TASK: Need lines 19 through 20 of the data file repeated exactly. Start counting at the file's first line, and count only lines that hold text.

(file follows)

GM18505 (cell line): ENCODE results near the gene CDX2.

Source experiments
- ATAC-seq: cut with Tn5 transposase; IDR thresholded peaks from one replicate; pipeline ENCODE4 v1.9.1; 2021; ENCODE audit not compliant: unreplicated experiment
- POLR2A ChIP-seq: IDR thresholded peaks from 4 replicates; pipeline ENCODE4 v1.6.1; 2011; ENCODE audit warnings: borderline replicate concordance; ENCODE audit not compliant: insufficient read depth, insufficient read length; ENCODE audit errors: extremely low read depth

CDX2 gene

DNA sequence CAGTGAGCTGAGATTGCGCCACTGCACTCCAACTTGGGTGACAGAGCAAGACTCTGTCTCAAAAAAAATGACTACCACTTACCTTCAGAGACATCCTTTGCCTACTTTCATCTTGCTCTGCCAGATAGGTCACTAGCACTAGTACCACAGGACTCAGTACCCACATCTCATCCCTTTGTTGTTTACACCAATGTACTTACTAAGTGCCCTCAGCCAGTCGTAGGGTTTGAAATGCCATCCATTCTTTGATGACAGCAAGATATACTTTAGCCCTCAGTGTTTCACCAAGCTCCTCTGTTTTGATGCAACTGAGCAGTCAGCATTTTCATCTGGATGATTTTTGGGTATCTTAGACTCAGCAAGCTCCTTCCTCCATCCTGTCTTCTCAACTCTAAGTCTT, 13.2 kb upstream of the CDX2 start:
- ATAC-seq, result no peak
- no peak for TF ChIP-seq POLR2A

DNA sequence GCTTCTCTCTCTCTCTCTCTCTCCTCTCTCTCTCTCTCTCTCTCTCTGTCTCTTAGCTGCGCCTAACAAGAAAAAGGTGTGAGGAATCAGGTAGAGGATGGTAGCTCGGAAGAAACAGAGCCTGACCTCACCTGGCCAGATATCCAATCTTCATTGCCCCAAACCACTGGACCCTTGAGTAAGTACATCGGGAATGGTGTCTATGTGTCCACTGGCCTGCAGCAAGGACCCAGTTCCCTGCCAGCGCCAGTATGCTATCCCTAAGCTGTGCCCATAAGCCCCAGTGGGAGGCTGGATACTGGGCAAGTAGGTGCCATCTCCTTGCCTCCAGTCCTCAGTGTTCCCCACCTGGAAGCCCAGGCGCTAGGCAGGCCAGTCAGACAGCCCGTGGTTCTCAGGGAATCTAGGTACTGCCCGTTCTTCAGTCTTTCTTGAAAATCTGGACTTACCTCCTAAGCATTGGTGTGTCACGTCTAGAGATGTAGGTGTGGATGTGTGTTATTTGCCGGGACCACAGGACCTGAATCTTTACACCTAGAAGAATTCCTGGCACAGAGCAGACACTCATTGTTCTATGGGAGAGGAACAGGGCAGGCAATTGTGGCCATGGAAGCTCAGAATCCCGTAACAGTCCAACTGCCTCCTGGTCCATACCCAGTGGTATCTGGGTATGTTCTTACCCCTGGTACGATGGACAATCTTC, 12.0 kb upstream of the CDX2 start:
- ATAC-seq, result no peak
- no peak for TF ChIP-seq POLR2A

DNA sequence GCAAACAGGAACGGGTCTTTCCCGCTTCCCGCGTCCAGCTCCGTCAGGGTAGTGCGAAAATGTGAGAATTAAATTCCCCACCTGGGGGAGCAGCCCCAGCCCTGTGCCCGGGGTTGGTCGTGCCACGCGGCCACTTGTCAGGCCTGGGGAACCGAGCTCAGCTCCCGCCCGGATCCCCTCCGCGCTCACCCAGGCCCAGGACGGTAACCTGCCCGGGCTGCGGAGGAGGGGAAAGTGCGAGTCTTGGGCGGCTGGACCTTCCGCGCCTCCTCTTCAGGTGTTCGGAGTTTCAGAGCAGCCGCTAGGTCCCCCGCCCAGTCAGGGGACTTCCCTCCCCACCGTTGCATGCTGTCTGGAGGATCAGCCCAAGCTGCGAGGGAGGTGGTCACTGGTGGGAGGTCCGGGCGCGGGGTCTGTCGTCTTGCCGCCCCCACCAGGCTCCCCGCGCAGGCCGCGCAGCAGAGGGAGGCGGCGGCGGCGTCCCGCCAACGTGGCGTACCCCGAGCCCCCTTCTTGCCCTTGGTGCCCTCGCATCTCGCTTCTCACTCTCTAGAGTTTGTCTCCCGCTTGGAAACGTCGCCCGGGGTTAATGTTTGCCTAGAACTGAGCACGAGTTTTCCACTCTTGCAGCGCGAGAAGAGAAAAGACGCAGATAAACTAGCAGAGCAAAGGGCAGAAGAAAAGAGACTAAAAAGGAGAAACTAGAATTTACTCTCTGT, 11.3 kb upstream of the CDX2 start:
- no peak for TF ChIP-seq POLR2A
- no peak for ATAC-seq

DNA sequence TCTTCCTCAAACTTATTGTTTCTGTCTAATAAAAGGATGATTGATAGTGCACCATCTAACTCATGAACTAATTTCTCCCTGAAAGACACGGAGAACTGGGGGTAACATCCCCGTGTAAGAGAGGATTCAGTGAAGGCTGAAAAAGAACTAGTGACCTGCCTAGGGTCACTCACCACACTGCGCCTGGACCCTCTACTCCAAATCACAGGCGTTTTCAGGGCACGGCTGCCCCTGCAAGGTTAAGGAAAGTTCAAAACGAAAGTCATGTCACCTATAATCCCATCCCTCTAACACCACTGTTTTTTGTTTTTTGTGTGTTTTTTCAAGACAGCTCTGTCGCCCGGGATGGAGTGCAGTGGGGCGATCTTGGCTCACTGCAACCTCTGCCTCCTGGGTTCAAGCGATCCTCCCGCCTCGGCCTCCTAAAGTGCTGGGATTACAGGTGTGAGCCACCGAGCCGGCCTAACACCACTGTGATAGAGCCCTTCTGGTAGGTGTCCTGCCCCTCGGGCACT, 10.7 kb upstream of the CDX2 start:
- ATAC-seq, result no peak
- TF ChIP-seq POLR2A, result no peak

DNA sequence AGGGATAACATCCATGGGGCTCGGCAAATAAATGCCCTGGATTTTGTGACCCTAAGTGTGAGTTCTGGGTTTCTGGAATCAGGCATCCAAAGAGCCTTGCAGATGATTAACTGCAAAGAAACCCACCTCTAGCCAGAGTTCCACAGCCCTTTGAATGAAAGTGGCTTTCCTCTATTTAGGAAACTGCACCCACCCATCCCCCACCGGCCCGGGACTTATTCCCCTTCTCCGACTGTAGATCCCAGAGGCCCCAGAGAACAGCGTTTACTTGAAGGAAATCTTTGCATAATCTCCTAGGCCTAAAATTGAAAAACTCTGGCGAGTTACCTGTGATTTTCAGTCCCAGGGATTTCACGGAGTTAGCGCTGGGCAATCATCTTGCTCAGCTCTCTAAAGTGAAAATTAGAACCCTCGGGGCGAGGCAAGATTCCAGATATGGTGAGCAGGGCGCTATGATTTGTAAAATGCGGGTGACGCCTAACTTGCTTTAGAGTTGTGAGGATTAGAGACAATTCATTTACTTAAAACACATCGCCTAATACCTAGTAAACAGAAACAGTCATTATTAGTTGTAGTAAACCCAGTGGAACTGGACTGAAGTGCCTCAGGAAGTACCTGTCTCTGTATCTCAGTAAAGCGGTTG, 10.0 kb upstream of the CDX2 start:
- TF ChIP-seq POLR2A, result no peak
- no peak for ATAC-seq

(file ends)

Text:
- TF ChIP-seq POLR2A, result no peak
- no peak for ATAC-seq